Jarod tried to dribble, approaching the basket, but the ball bounced out of his grasp. He fumbled after it, finally picking it up just a few feet short of the hoop, where he stood, taking an awkward two-handed shot that missed even touching the basket, bouncing to Wanda who took a quick jump shot that pierced the net perfectly. Jarod watched the ball go through the hoop and nearly began to cry; he felt so totally pathetic now.

“You’ve never played much, have you, Jarod?” Bill said, approaching with the ball.

“No sir,” he said, looking down. “I’m no good.”

“Yes you are,” Bill said. “Everyone can do good with a little practice.”

Wanda added: “He got good at soccer last year, too, Bill.”

Jarod knew that was a slight exaggeration, knowing that he had become about as good as half the girls on the coeducational 6th Grade team, but was still probably the poorest player among the boys.

That afternoon, however, Bill was able to teach Jarod how to dribble so that he didn’t kick the ball away; he also showed Jarod how to shoot the basketball so that he got the most out of his limited arm and body strength. Where Jarod did seem to thrive again, was in defending other players, just as defense had been his forte in soccer.

After nearly an hour of playing hoops, Wanda’s mother came out with lemonade and cookies for the three. Bill was winded, largely due to being a bit overweight; yet, it was obvious that he must have been a good athlete in his youth. Wanda, while sweating profusely, still seemed fresh and ready to go. Jarod felt total exhaustion and he laid back on the grass, breathing heavily.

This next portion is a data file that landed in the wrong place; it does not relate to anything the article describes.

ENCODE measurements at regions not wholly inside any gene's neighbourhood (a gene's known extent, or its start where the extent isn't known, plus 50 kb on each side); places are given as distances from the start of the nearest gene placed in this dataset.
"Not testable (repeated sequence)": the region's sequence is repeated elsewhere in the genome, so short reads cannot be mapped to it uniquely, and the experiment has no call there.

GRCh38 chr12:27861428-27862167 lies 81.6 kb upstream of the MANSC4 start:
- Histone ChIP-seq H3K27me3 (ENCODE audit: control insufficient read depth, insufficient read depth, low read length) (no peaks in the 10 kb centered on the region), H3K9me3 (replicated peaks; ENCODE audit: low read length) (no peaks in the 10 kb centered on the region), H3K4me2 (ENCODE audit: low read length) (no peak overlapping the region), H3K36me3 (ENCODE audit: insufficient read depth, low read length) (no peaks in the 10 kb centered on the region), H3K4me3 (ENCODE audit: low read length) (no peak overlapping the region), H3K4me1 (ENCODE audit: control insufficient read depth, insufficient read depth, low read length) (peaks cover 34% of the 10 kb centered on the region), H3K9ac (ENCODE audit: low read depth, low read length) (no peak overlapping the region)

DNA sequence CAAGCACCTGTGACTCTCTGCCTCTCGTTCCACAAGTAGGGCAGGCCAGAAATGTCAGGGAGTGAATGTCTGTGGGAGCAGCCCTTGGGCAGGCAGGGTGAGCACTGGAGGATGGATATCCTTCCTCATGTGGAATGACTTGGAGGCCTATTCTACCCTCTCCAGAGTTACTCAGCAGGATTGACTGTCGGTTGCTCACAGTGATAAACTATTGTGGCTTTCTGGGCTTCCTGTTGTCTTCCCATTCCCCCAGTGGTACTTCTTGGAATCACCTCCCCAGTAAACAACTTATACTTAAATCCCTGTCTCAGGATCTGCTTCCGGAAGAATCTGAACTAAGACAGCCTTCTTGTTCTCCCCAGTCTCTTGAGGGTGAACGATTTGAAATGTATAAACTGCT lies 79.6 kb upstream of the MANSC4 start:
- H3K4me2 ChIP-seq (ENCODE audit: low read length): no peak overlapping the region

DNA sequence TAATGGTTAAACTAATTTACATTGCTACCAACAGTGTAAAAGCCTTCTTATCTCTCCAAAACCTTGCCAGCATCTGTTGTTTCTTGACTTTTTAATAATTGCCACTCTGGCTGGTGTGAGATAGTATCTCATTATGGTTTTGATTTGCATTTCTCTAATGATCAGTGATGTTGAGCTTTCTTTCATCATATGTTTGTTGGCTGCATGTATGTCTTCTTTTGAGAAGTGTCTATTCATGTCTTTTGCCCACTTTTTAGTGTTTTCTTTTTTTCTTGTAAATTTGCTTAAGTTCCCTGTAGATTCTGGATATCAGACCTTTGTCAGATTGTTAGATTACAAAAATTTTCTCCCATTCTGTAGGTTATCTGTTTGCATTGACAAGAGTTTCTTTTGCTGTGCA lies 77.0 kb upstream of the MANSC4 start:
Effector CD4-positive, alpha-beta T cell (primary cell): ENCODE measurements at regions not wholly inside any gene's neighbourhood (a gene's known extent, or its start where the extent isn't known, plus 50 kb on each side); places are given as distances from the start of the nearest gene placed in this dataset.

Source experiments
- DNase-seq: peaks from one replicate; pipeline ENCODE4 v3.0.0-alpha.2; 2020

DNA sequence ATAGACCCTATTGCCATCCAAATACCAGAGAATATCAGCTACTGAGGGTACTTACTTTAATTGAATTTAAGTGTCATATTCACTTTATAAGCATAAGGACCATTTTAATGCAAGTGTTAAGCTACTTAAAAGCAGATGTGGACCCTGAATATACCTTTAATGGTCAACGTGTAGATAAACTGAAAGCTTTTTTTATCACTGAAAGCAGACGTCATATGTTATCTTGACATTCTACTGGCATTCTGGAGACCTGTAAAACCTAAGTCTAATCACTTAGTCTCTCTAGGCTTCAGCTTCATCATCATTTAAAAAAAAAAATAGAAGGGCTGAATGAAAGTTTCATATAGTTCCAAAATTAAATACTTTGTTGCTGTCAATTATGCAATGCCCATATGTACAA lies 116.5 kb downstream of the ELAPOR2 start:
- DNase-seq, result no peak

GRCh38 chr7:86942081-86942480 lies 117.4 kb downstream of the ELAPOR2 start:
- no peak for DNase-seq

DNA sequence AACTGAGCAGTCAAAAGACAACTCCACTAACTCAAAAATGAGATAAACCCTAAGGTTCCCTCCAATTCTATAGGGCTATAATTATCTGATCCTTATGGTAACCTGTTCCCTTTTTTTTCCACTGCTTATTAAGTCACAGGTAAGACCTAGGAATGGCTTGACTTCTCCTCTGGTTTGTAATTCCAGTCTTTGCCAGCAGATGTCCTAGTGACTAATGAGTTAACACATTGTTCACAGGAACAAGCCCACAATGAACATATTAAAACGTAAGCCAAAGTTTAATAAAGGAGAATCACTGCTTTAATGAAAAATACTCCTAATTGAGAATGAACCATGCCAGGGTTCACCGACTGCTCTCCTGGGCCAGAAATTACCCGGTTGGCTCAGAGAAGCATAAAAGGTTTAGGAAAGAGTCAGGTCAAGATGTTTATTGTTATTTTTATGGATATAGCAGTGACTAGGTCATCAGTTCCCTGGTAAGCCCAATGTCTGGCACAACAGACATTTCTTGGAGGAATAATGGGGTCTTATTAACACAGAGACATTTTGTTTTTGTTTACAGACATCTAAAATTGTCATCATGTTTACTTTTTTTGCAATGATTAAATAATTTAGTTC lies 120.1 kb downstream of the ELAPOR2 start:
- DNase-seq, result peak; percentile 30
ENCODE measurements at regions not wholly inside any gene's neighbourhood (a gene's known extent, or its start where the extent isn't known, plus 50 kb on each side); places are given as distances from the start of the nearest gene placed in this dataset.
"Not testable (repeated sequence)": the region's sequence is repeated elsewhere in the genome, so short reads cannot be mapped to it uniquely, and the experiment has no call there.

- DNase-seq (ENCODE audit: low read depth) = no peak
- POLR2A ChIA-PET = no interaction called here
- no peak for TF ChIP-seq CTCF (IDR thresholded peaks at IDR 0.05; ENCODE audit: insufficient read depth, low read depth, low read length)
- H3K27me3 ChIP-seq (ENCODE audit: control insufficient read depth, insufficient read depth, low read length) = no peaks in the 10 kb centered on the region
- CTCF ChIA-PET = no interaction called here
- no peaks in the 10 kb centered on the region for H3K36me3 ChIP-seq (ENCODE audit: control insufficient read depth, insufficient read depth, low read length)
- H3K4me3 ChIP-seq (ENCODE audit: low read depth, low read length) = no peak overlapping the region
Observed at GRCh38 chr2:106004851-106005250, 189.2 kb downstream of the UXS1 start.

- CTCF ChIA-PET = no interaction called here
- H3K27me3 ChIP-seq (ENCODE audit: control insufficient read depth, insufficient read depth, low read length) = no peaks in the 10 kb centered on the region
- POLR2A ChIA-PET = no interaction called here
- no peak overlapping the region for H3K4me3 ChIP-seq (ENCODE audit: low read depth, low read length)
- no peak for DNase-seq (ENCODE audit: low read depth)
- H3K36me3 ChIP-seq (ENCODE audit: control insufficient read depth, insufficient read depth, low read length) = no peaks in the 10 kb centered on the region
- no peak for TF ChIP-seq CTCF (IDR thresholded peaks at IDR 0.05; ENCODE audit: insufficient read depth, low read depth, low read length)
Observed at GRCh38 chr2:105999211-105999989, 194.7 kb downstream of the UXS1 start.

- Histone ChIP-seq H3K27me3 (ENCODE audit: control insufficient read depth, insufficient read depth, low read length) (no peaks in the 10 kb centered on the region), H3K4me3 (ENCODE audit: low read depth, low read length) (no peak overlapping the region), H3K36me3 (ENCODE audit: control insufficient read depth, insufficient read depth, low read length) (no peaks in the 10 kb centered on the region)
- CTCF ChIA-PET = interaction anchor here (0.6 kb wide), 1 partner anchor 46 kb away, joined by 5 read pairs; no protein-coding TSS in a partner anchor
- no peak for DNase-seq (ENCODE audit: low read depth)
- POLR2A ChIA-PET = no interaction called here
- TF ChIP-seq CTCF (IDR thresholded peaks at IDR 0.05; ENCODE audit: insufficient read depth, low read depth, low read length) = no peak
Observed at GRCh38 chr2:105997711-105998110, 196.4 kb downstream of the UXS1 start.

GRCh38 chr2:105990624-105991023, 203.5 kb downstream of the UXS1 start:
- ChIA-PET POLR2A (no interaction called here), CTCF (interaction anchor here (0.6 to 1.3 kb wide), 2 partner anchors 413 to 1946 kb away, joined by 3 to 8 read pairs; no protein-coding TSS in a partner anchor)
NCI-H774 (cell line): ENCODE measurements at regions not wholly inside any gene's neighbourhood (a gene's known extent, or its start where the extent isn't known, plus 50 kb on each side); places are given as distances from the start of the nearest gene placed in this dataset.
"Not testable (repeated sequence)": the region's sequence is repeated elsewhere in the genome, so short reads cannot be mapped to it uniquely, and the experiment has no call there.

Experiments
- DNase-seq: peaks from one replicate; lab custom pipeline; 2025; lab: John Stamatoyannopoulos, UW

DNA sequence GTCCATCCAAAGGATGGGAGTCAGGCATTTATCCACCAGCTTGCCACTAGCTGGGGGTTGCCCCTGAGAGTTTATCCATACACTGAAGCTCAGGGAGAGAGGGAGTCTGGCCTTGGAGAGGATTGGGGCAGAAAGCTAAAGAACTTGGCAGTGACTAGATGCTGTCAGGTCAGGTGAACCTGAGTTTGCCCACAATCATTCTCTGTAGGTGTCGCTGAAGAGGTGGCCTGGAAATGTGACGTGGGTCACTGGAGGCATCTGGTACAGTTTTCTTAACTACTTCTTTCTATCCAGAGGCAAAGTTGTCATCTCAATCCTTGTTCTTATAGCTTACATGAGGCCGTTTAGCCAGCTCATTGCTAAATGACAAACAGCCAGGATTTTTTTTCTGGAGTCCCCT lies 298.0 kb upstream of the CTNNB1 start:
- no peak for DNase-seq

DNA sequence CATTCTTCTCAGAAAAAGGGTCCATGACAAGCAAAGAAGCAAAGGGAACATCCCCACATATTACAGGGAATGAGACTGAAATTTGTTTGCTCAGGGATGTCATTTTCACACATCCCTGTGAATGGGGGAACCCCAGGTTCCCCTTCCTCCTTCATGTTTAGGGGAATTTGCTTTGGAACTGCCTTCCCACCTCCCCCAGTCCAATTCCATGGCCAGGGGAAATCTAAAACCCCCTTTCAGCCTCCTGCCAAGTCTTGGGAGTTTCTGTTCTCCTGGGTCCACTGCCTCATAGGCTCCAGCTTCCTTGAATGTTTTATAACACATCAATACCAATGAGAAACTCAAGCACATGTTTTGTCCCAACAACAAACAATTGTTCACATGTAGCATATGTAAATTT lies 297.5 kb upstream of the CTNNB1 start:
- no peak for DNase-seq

Bill excused himself to go to the bathroom, and Wanda moved next to Jarod, still laying on his back, and whispered with a glint in her eye: “You play pretty good for a girl, Jane.”

Jarod smiled at the reference, wishing the girl would lean down and kiss him with one of her sisterly touches. It was not to be because Bill was soon back, along with Mrs. Highsmith, Wanda’s mother.

Nonetheless, the basketball hoop proved to be a welcome addition to the neighborhood, even attracting the Modjeska twins to join them. Jarod had successfully avoided them after some early teasing from the two bullies. Fortunately, they both went to the Catholic school, so they weren’t around much.

They came over a day after the hoop had been set up, asking if they could shoot baskets, too.

Wanda looked at Jarod, who wanted to say “No,” since the boys had grown bigger and stronger that summer. He was sure they’d play rough and that he, with his slight, fragile body, would be overwhelmed, and maybe even hurt.

“Sure, but you two have to play fair,” she said. “No roughhousing.”

One of them, it could have been either Michael or Milton, said, “Oh we’ll be nice. We don’t want to hurt your girl friend here, Wanda.” He looked squarely at Jarod as he said this.

“You won’t play here if you talk like that,” Wanda said. “Jarod’s my friend.”

The other boy quickly interjected, “Oh he’s just teasing.”

“That so?” Wanda said, grabbing the first boy’s arm and twisting it behind his back, her strength too strong for the boy to resist.